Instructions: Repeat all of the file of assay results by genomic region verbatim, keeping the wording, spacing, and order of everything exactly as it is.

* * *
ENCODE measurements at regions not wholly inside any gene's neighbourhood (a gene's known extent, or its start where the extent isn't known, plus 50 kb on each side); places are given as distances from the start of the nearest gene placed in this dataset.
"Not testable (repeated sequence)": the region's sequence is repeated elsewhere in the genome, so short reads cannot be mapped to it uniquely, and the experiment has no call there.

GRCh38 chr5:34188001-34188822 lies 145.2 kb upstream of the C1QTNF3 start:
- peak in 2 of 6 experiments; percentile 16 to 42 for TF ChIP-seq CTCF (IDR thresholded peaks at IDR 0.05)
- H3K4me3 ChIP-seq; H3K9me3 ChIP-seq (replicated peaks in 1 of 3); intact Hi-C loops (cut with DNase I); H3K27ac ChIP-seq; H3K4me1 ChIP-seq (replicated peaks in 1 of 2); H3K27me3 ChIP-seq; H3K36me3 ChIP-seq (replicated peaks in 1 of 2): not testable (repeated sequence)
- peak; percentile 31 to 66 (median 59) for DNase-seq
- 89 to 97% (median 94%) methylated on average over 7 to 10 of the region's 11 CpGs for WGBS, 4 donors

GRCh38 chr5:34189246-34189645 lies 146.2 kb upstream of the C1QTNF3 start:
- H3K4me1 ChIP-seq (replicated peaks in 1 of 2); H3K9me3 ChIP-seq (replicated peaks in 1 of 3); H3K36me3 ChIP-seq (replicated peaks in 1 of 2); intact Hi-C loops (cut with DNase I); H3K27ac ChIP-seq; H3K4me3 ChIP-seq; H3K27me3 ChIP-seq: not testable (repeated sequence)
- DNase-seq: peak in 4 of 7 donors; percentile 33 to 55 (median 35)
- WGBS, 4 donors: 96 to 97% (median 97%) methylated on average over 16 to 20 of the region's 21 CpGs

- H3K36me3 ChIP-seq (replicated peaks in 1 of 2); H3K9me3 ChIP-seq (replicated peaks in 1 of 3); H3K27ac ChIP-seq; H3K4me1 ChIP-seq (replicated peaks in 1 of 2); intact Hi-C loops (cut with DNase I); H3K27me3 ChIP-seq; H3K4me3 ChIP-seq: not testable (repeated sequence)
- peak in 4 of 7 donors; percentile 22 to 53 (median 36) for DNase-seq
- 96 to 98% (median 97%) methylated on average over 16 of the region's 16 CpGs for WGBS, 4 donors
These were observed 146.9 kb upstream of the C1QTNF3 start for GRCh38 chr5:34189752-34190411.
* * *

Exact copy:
ENCODE measurements at regions not wholly inside any gene's neighbourhood (a gene's known extent, or its start where the extent isn't known, plus 50 kb on each side); places are given as distances from the start of the nearest gene placed in this dataset.
"Not testable (repeated sequence)": the region's sequence is repeated elsewhere in the genome, so short reads cannot be mapped to it uniquely, and the experiment has no call there.

GRCh38 chr5:34188001-34188822 lies 145.2 kb upstream of the C1QTNF3 start:
- peak in 2 of 6 experiments; percentile 16 to 42 for TF ChIP-seq CTCF (IDR thresholded peaks at IDR 0.05)
- H3K4me3 ChIP-seq; H3K9me3 ChIP-seq (replicated peaks in 1 of 3); intact Hi-C loops (cut with DNase I); H3K27ac ChIP-seq; H3K4me1 ChIP-seq (replicated peaks in 1 of 2); H3K27me3 ChIP-seq; H3K36me3 ChIP-seq (replicated peaks in 1 of 2): not testable (repeated sequence)
- peak; percentile 31 to 66 (median 59) for DNase-seq
- 89 to 97% (median 94%) methylated on average over 7 to 10 of the region's 11 CpGs for WGBS, 4 donors

GRCh38 chr5:34189246-34189645 lies 146.2 kb upstream of the C1QTNF3 start:
- H3K4me1 ChIP-seq (replicated peaks in 1 of 2); H3K9me3 ChIP-seq (replicated peaks in 1 of 3); H3K36me3 ChIP-seq (replicated peaks in 1 of 2); intact Hi-C loops (cut with DNase I); H3K27ac ChIP-seq; H3K4me3 ChIP-seq; H3K27me3 ChIP-seq: not testable (repeated sequence)
- DNase-seq: peak in 4 of 7 donors; percentile 33 to 55 (median 35)
- WGBS, 4 donors: 96 to 97% (median 97%) methylated on average over 16 to 20 of the region's 21 CpGs

- H3K36me3 ChIP-seq (replicated peaks in 1 of 2); H3K9me3 ChIP-seq (replicated peaks in 1 of 3); H3K27ac ChIP-seq; H3K4me1 ChIP-seq (replicated peaks in 1 of 2); intact Hi-C loops (cut with DNase I); H3K27me3 ChIP-seq; H3K4me3 ChIP-seq: not testable (repeated sequence)
- peak in 4 of 7 donors; percentile 22 to 53 (median 36) for DNase-seq
- 96 to 98% (median 97%) methylated on average over 16 of the region's 16 CpGs for WGBS, 4 donors
These were observed 146.9 kb upstream of the C1QTNF3 start for GRCh38 chr5:34189752-34190411.